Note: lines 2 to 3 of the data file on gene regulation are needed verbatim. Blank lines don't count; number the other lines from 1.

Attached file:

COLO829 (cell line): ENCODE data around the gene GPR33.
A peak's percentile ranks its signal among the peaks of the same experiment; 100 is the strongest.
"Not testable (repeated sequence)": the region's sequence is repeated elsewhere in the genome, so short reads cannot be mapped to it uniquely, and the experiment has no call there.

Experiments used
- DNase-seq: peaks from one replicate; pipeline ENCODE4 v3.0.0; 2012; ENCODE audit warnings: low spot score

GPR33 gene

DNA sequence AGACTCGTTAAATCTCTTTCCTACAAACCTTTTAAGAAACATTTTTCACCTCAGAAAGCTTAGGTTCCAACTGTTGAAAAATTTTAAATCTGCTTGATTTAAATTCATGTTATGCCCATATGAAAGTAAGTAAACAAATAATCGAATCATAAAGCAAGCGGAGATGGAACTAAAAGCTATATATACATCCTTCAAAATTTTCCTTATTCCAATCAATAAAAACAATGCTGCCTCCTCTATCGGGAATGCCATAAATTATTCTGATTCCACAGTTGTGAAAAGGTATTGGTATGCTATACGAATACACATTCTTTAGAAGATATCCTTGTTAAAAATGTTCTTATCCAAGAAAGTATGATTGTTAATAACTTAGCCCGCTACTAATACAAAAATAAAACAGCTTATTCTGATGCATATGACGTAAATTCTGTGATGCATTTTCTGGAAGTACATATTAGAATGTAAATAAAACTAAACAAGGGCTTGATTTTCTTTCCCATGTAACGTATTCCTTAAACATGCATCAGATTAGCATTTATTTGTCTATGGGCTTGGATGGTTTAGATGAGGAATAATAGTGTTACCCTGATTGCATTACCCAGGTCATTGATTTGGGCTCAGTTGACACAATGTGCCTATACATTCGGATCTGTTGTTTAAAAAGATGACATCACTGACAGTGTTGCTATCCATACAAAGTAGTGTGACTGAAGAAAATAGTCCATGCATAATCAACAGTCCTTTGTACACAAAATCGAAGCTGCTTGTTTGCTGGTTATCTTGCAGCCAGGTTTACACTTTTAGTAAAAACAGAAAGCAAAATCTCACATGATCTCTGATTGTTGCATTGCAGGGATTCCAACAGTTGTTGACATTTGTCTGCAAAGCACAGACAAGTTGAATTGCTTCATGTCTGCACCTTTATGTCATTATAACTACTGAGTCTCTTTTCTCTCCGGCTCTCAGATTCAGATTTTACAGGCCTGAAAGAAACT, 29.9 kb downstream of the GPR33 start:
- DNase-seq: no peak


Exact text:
A peak's percentile ranks its signal among the peaks of the same experiment; 100 is the strongest.
"Not testable (repeated sequence)": the region's sequence is repeated elsewhere in the genome, so short reads cannot be mapped to it uniquely, and the experiment has no call there.